Tara received a doctorate in theology from Trinity college, Oxford, where she was a Clarendon scholar in 2017.
Her first nonfiction book was Strange Rights: New Religions for a Godless World, also published by Public Affairs.
It would appear that Lululemon-wearing Yoga teachers are worlds apart from gun-toting, far-right Trumper conspiracists. Yet, during the Covid-shut down, when revenues from brick-and-mortar yoga studios dried up - many prominent yoga instructors, as well as wellness influencers who saw big bucks could made in the midst of the vaccine paranoia – these strange bedfellows warmed up to each other!
I had the good fortune of speaking with Derek Beres, co-founder of the Conspirituality podcast, which I am a fan of…about his new book by the same name, Conspirituality: How New Age Conspiracy Theories Became a Health Threat, published this month by Public Affairs.
In this episode, we barely scratch the surface of this timely and eye-opening book. Derek was deeply immersed and personally invested in yoga communities for many years, and not only this, but health and wellness has been his beat as a professional journalist.
From anti-vaxxers and vaccine misinformation, to the paranoia of child-trafficking and the Satanic Panic, to the body fascism of modern yoga and obsession with body purity in the wellness industry, to the pseudoscience, magical thinking of New Age channelers – we unpack some of the main themes that have contributed to the frauds, con artists, hucksters and charlatans – many of which now thrive on social media, with millions of followers.
Derek Beres is a multi-faceted author, speaker, and media expert based in Portland, Oregon. He has served in senior editorial positions at a number of tech companies and has years of experience in health, science, and music writing. He regularly speaks on science and media literacy. Derek is the co-host of the Conspirituality podcast.
Big Think article.
Has the American Dream been built on a fundamental delusion – that we are all independent and autonomous individuals – that whether we become insanely wealthy or completely broke - is simply a matter of choice? That if we wish to be successful we just need to work hard, put our nose to the grindstone, and pull ourselves up by our own – well, Bootstraps?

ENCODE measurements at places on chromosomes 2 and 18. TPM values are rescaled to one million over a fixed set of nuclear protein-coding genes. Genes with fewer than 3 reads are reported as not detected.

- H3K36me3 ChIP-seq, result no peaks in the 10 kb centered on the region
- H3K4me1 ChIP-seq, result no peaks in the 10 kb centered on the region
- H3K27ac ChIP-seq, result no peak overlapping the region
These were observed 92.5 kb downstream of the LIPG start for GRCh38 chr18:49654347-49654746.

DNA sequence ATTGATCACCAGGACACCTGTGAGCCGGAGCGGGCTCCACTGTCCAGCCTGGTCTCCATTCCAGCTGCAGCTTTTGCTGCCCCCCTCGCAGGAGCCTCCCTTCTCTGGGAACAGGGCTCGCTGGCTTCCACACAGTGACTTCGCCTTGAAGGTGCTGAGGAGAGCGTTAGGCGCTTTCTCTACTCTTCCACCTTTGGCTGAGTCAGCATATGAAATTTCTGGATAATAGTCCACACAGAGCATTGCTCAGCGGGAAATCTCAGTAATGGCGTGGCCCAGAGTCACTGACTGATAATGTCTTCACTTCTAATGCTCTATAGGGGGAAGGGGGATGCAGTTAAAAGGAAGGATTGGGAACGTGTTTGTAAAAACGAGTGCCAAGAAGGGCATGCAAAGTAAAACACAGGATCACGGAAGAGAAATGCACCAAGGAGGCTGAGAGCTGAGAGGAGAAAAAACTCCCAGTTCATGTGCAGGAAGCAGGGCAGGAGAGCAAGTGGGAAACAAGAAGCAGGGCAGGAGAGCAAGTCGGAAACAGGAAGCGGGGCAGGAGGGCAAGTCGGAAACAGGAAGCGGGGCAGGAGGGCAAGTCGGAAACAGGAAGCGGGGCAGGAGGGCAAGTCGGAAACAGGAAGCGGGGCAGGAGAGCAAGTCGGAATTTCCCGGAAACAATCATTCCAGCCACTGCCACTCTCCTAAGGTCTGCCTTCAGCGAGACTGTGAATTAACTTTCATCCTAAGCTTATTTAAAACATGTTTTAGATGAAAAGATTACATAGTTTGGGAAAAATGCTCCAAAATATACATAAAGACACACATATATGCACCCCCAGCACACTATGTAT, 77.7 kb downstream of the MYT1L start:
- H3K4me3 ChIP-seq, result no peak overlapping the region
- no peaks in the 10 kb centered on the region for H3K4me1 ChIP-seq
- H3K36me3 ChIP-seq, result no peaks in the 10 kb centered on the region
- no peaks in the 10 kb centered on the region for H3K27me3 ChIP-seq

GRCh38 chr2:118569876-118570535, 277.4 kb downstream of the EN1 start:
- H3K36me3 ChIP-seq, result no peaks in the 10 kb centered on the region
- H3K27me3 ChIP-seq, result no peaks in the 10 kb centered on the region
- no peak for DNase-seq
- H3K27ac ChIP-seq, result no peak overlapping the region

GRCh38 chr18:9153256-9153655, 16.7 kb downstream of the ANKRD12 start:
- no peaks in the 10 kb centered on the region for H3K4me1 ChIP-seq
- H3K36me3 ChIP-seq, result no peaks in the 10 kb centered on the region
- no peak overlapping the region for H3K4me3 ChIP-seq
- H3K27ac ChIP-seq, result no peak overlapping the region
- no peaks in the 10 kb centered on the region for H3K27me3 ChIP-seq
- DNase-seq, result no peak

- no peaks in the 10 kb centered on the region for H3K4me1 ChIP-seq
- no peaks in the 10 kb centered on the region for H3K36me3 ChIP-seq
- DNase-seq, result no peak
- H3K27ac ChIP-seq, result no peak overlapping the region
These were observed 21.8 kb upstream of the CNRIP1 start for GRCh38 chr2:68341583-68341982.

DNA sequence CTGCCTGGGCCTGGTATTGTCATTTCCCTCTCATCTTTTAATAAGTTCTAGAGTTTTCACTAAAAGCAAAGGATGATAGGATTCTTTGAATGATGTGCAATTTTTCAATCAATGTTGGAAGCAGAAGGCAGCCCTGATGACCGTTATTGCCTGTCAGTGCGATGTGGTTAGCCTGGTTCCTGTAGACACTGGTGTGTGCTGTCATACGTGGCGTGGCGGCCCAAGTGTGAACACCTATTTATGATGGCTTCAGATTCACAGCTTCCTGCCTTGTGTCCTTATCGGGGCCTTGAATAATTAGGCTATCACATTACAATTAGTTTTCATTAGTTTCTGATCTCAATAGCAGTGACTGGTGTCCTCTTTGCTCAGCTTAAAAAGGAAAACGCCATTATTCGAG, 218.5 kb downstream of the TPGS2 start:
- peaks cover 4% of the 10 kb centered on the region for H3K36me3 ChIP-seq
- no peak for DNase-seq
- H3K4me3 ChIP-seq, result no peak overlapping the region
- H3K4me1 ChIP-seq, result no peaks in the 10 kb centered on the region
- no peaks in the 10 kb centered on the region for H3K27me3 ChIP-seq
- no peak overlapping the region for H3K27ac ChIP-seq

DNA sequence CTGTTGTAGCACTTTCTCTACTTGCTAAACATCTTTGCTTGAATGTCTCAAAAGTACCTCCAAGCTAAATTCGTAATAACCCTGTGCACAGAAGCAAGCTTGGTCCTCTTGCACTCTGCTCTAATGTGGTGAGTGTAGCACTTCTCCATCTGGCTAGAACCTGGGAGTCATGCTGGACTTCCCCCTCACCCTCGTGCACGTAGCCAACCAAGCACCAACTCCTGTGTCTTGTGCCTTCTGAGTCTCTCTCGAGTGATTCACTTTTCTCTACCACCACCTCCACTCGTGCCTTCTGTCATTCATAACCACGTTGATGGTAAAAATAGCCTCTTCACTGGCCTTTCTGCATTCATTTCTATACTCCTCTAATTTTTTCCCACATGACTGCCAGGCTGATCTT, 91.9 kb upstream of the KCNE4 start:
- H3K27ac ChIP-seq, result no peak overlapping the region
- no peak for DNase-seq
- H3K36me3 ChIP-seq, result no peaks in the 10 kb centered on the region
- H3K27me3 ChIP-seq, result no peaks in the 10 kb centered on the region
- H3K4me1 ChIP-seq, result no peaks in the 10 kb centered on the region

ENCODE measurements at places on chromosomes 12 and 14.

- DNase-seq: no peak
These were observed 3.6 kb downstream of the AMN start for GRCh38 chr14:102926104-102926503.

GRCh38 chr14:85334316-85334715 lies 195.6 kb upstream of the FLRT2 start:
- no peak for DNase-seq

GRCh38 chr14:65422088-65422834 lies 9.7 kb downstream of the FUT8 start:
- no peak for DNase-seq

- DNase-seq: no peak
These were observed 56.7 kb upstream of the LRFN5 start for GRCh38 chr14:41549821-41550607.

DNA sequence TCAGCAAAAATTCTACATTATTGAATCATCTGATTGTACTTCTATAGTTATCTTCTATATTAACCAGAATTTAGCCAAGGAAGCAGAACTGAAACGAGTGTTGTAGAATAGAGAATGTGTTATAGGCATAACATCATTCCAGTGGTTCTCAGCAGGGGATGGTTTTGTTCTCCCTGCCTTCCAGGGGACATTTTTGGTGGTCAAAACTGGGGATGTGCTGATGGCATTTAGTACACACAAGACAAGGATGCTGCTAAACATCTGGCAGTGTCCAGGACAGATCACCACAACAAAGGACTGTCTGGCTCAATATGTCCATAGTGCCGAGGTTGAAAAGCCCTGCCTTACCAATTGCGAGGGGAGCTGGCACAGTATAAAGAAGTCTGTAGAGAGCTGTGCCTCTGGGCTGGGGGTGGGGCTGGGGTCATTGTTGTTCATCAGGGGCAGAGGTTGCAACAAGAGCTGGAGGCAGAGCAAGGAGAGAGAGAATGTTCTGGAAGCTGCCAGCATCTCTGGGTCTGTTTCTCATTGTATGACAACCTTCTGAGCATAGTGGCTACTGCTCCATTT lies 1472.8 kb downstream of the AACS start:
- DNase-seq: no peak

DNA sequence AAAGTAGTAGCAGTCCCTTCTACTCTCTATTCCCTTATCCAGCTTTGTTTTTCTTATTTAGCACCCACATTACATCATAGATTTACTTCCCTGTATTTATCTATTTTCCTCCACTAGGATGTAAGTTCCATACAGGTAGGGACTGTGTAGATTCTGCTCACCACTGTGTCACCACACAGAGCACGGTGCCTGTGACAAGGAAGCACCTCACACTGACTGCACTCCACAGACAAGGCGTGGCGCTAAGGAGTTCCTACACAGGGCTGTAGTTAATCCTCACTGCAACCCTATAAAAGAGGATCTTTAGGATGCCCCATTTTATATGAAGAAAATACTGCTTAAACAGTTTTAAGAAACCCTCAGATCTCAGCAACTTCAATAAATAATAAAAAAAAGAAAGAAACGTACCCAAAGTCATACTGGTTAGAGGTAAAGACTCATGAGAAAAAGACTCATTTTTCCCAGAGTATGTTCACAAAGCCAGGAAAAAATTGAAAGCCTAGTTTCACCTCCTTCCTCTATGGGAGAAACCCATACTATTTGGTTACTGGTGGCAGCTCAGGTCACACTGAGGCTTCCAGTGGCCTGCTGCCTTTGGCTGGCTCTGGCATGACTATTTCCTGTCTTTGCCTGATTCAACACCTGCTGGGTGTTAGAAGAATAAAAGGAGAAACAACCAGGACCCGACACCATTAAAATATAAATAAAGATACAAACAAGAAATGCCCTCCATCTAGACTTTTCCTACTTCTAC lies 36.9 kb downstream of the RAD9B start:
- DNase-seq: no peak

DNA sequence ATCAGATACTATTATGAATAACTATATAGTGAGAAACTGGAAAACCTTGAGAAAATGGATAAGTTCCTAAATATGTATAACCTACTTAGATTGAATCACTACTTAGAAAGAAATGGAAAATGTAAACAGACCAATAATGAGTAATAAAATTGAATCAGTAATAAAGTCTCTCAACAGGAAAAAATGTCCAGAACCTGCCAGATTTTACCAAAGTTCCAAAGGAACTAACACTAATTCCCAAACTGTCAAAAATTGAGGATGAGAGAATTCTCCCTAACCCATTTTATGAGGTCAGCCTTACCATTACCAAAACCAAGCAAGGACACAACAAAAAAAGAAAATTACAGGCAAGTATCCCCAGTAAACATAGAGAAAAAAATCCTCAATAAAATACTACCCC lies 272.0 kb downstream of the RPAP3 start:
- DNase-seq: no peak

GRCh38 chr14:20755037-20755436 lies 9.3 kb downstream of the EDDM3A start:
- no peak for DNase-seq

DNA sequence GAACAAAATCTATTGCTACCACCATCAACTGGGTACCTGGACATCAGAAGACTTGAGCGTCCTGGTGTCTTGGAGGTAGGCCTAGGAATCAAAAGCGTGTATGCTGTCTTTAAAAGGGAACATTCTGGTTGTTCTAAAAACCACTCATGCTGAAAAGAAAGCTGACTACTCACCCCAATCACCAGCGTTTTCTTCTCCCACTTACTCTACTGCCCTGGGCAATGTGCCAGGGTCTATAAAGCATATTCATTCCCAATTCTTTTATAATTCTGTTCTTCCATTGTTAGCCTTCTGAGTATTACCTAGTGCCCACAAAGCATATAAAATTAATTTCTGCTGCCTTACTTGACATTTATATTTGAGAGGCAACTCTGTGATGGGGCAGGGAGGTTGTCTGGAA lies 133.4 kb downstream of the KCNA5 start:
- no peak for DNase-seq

Bootstrapped: Liberating Ourselves from the American Dream is the title of Alissa Quart’s new book, published by Ecco Books/HarperCollins. We cover a lot of ground in this conversation – from looking at the shadowy histories of Horatio Alger, Ayn Rand and the Americans icons of self-reliance – including Emerson and Thoreau – to debunking contemporary myths of the self-made man and woman, and examining how this American folk psychology of bootstrapping has fueled many rich fictions that have valorized a heroic independence, thus marginalizing a more social and interdependent understanding of human flourishing and wellbeing. Alissa points us to a way of embracing our dependence on others, not as something weak or shameful – but as a natural expression of our humanity – offering a more communitarian – a New American Dream.
Alissa Quart is the author of four other acclaimed books Squeezed, Republic of Outsiders, Hothouse Kids, and Branded, as well as two books of poetry Thoughts and Prayers and Monetized. She is the Executive Director of the non-profit the Economic Hardship Reporting Project. She has written for many publications including The Washington Post, The New York Times, and TIME. Her honors include an Emmy, a Society of Professional Journalist award and a Nieman fellowship. She lives with her family in Brooklyn.
Can We Put an End to America’s Most Dangerous Myth? The New York Times – Opinion – Guest Essay
Remembering Barbara Ehrenreich, Acid Wit and Workers’ Champion, Alissa Quart, Time